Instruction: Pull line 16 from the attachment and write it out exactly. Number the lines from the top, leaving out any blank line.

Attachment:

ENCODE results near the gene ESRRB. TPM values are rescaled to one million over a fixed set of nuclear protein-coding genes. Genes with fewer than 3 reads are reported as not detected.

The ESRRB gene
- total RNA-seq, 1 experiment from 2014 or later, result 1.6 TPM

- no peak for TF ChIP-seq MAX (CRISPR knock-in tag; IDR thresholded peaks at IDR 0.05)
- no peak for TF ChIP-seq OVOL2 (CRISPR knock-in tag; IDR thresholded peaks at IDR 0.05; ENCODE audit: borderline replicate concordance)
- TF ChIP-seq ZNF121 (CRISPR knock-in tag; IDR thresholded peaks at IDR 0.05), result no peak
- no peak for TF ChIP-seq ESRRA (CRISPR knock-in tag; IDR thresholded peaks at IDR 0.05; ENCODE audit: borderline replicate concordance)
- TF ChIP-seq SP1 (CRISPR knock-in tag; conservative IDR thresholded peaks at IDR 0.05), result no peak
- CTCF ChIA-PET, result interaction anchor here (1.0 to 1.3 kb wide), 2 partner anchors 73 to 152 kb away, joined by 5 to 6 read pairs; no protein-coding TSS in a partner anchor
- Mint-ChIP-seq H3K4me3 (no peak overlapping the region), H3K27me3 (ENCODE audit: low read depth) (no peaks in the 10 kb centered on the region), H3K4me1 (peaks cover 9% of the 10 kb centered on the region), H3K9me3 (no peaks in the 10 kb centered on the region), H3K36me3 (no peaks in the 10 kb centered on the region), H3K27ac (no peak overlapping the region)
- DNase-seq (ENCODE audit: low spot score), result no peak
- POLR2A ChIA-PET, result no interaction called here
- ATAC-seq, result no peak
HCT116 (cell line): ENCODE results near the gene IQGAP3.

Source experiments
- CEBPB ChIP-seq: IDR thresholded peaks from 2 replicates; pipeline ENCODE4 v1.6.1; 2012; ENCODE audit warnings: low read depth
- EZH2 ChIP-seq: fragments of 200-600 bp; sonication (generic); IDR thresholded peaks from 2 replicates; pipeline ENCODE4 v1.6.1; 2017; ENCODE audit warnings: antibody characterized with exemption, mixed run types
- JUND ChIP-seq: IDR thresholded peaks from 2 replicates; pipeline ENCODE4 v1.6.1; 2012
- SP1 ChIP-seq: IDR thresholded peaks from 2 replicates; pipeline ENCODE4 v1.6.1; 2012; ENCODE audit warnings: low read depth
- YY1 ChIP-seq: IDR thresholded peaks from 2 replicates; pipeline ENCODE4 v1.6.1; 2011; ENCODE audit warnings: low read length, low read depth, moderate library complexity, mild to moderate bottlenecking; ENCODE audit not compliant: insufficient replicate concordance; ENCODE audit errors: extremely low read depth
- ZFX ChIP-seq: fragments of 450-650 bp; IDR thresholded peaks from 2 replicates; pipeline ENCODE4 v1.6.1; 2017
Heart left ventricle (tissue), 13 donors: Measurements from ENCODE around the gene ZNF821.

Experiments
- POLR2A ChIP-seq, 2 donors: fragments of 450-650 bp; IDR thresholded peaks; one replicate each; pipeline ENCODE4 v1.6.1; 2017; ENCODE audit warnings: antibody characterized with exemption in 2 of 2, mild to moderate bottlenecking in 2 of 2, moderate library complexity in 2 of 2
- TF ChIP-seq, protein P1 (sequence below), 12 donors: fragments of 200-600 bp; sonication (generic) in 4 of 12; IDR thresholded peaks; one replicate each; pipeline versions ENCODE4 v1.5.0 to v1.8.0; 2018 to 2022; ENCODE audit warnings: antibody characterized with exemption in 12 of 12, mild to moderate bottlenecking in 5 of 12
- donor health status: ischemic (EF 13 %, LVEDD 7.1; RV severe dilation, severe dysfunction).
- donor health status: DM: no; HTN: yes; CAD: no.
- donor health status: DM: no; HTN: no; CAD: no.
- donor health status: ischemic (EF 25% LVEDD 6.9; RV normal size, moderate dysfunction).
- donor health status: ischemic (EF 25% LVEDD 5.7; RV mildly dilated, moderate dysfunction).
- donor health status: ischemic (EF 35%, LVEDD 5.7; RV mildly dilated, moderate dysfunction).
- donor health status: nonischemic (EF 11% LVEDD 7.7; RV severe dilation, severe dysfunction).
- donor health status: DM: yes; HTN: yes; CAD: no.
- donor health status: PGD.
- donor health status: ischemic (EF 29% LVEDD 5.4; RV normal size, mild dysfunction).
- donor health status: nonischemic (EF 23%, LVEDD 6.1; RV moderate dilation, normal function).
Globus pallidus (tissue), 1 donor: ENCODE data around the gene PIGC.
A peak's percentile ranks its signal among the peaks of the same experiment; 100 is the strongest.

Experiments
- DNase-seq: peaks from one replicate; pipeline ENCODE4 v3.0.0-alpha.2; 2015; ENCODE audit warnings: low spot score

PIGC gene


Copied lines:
- CEBPB ChIP-seq: IDR thresholded peaks from 2 replicates; pipeline ENCODE4 v1.6.1; 2012; ENCODE audit warnings: low read depth